instance, consist of silicon monoxide, barium oxide, or aluminum oxide, is deposited over the electrode strips 17. A second set of parallelly disposed electrode strips 21 are deposited over the dielectric layer 19 at an angle with the electrode strip 17, in this case, perpendicular, to form a matrix-type grid. The width and separation of adjacent electrodes is not critical. Electrode widths on the order of 5 mils and separations on the order of 10 mils have been found suitable, but different ones could just as easily be used. I
As can be seen in FIG. 2, in the illustrated embodi ments a portion 23 of the substrate 15 extends beyond the area of the display. The electrodes 27 and 21 also extend over the portion 23 for allowing connections with external circuits to be made to them. The electrodes 17 are connected to row driving circuits 25, while the electrodes 21 are connected to column driving circuits 27. The row and column circuits 25 and 27 are connected'to the excitation voltage source 29, and apply the excitation voltage from source 29 between selected pairs of adjacent row electrodes 17 and column electrodes 21.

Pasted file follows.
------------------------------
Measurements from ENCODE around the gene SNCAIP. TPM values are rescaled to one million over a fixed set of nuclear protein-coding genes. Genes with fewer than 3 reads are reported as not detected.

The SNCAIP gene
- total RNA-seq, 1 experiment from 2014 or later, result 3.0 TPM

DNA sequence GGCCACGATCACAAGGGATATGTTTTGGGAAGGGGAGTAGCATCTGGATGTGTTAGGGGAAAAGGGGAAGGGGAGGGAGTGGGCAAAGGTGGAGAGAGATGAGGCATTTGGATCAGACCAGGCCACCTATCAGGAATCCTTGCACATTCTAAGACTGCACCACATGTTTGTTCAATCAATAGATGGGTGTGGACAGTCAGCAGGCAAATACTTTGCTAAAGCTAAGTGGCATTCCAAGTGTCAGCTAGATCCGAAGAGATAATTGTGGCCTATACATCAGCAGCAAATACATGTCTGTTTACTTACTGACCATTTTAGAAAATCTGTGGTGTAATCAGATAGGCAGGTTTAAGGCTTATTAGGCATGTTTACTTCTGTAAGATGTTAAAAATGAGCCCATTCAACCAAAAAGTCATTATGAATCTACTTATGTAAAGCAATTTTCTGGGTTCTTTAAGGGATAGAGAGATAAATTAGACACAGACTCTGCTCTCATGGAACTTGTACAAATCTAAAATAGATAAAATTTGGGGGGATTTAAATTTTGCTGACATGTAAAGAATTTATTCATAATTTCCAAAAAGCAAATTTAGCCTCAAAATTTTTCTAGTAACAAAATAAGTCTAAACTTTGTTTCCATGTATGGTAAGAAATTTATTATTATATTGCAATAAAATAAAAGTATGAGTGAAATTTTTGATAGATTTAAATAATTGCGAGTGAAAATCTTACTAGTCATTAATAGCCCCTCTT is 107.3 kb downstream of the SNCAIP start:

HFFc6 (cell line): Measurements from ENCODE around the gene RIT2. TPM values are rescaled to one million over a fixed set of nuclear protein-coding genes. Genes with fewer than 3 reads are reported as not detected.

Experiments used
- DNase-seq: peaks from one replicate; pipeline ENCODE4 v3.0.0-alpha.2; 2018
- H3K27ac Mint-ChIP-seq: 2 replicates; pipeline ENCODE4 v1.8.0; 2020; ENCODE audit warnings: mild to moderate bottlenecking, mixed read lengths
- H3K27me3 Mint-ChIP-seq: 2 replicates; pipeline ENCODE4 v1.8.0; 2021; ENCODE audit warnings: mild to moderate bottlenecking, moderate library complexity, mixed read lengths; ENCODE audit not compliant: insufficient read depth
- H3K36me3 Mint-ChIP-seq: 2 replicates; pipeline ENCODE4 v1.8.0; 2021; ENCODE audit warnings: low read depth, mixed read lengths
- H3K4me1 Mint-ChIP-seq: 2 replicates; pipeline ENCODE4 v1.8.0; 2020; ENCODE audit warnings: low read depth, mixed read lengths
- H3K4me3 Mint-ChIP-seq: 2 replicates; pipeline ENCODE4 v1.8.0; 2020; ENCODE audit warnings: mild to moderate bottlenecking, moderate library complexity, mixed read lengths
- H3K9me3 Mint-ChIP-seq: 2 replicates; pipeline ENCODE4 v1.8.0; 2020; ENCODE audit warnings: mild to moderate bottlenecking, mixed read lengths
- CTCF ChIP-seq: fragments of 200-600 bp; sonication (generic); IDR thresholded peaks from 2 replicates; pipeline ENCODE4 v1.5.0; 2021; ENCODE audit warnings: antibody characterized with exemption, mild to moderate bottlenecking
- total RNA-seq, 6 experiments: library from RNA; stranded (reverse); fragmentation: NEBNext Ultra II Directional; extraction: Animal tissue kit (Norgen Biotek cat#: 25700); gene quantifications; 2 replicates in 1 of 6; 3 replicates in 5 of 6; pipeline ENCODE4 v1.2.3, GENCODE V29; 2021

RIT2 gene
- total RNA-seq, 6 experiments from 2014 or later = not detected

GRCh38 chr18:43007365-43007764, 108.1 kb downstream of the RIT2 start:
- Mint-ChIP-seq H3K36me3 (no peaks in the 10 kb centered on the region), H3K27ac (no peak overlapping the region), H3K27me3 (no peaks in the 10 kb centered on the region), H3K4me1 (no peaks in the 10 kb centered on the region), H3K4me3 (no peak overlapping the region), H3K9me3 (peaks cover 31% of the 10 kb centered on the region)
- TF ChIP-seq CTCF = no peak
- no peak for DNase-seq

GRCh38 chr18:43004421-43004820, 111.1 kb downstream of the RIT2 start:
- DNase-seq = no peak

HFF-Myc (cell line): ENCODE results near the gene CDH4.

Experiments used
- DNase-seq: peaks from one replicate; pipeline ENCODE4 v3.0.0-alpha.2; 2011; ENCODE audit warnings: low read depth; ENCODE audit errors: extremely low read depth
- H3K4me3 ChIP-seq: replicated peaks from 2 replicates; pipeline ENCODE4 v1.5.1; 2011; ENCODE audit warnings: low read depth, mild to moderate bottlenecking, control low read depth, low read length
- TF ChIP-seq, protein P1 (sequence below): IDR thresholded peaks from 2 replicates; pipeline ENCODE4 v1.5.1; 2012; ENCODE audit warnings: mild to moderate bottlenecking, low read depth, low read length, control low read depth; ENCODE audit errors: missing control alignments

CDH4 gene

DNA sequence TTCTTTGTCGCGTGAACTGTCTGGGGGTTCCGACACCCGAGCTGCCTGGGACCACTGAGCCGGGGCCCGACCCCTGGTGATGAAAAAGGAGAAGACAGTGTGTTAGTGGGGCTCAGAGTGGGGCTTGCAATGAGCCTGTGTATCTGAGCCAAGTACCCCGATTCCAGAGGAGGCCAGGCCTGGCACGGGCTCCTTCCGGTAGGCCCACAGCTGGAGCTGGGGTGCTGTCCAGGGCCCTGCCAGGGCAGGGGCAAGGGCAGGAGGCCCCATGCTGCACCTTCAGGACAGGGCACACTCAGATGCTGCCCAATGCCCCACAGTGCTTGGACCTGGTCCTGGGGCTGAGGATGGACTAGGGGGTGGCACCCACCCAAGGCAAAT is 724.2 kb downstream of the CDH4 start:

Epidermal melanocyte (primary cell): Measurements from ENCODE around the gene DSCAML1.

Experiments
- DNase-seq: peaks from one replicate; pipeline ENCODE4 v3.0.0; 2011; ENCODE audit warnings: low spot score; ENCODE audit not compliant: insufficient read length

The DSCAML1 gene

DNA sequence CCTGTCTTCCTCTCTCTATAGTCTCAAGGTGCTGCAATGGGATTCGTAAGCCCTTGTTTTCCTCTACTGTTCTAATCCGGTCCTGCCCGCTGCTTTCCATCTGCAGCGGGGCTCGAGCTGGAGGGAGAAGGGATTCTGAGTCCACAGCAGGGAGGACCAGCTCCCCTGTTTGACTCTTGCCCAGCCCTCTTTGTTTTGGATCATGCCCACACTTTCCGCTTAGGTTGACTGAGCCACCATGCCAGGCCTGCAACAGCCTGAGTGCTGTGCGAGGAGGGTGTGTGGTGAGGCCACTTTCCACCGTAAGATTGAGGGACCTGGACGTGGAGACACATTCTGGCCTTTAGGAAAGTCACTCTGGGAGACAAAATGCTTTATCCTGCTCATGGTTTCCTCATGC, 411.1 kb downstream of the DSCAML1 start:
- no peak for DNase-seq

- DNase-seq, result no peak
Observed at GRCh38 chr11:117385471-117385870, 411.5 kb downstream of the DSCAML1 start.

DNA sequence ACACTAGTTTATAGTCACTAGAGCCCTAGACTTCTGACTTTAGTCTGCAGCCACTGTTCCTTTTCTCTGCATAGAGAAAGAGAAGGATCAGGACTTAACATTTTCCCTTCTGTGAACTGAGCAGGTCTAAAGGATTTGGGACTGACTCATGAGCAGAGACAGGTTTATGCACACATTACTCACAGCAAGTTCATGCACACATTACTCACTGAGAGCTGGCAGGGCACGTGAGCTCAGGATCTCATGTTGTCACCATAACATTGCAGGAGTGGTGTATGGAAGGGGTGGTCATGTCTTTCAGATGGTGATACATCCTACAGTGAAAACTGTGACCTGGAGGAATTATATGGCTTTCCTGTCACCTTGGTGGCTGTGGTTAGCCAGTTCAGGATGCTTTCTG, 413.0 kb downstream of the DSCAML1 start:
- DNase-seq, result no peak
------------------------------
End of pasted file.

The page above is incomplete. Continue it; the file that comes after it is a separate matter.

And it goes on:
Thus, for instance, referring to FIG. 2 of the drawings, if the row driving circuit 25 and'column driving circuit 27 apply the voltage from the voltage source 29, between the pair of row electrodes 31 and 33 and the pair of column electrodes 35 and 37, the fringing elec-- tric field around the electrodes causes the liquid crystal material in the area 39 defined by the intersection of the electrodes 31 through 37, is excited and scatters light. The magnitude of the voltage necessary to cause scattering depends on the liquid crystal materials, the distance between adjacent electrodes 17 and 21,and the parameters of the dielectric material 19. Generally it ranges between 30 and 50 volts. Applied voltages having frequencies between 50 and 500 hertz have been found to be suitable.
- The electrodes 17 and 21 may be formed by techquires lower excitation voltages is illustrated in FIGS. I
3 and 4 of the drawings. This embodiment is in most respects similar to that illustrated in FIGS. 1 and 2 of the drawings, and corresponding parts are numbered identically.